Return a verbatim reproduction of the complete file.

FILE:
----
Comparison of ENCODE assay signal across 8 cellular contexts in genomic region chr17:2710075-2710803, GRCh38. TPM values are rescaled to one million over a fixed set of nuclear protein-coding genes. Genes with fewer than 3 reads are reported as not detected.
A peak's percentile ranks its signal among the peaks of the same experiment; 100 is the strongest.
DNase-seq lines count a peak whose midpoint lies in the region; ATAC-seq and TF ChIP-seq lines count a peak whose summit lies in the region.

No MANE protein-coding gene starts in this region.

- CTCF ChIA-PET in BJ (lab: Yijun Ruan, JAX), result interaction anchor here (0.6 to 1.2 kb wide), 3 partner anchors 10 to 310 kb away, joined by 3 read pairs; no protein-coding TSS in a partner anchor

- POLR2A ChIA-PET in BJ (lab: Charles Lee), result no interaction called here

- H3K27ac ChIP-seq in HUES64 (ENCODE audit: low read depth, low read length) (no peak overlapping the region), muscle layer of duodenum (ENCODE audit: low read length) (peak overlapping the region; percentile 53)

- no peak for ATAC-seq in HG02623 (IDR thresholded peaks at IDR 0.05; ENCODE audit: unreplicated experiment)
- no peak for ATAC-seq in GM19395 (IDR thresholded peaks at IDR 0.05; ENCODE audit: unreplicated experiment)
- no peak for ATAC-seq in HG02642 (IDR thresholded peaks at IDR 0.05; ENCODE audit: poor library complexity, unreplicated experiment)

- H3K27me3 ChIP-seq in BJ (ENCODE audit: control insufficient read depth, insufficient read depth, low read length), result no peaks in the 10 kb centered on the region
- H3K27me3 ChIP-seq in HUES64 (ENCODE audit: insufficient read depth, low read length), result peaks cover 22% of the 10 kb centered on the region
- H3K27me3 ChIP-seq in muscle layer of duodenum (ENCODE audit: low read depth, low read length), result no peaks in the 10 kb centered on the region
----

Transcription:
Comparison of ENCODE assay signal across 8 cellular contexts in genomic region chr17:2710075-2710803, GRCh38. TPM values are rescaled to one million over a fixed set of nuclear protein-coding genes. Genes with fewer than 3 reads are reported as not detected.
A peak's percentile ranks its signal among the peaks of the same experiment; 100 is the strongest.
DNase-seq lines count a peak whose midpoint lies in the region; ATAC-seq and TF ChIP-seq lines count a peak whose summit lies in the region.

No MANE protein-coding gene starts in this region.

- CTCF ChIA-PET in BJ (lab: Yijun Ruan, JAX), result interaction anchor here (0.6 to 1.2 kb wide), 3 partner anchors 10 to 310 kb away, joined by 3 read pairs; no protein-coding TSS in a partner anchor

- POLR2A ChIA-PET in BJ (lab: Charles Lee), result no interaction called here

- H3K27ac ChIP-seq in HUES64 (ENCODE audit: low read depth, low read length) (no peak overlapping the region), muscle layer of duodenum (ENCODE audit: low read length) (peak overlapping the region; percentile 53)

- no peak for ATAC-seq in HG02623 (IDR thresholded peaks at IDR 0.05; ENCODE audit: unreplicated experiment)
- no peak for ATAC-seq in GM19395 (IDR thresholded peaks at IDR 0.05; ENCODE audit: unreplicated experiment)
- no peak for ATAC-seq in HG02642 (IDR thresholded peaks at IDR 0.05; ENCODE audit: poor library complexity, unreplicated experiment)

- H3K27me3 ChIP-seq in BJ (ENCODE audit: control insufficient read depth, insufficient read depth, low read length), result no peaks in the 10 kb centered on the region
- H3K27me3 ChIP-seq in HUES64 (ENCODE audit: insufficient read depth, low read length), result peaks cover 22% of the 10 kb centered on the region
- H3K27me3 ChIP-seq in muscle layer of duodenum (ENCODE audit: low read depth, low read length), result no peaks in the 10 kb centered on the region